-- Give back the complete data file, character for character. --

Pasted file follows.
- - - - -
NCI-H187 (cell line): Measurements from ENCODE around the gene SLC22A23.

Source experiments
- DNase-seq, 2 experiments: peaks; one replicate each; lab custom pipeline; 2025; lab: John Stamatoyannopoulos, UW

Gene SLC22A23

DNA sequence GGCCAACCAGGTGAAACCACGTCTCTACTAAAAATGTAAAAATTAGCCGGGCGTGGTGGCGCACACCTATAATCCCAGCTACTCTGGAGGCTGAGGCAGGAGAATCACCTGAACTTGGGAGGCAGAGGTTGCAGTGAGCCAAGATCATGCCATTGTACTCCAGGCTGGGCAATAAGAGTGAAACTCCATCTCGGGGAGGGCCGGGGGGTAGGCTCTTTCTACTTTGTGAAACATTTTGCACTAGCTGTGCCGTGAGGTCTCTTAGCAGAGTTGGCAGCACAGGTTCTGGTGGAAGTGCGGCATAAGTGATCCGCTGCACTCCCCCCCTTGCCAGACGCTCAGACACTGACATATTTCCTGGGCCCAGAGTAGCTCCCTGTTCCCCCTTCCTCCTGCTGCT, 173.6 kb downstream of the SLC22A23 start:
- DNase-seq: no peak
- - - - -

NCI-H187 (cell line): Measurements from ENCODE around the gene SLC22A23.

Source experiments
- DNase-seq, 2 experiments: peaks; one replicate each; lab custom pipeline; 2025; lab: John Stamatoyannopoulos, UW

Gene SLC22A23

DNA sequence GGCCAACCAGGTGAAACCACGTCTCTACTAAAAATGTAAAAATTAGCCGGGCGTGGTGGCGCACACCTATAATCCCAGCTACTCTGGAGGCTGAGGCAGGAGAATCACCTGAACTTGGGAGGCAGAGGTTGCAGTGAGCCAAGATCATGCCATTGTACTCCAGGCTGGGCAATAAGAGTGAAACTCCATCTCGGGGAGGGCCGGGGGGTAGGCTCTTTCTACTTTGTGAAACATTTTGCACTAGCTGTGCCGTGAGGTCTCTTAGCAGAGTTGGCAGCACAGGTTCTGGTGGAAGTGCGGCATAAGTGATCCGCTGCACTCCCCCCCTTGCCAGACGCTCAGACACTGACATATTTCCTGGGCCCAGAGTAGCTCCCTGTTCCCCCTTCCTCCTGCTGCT, 173.6 kb downstream of the SLC22A23 start:
- DNase-seq: no peak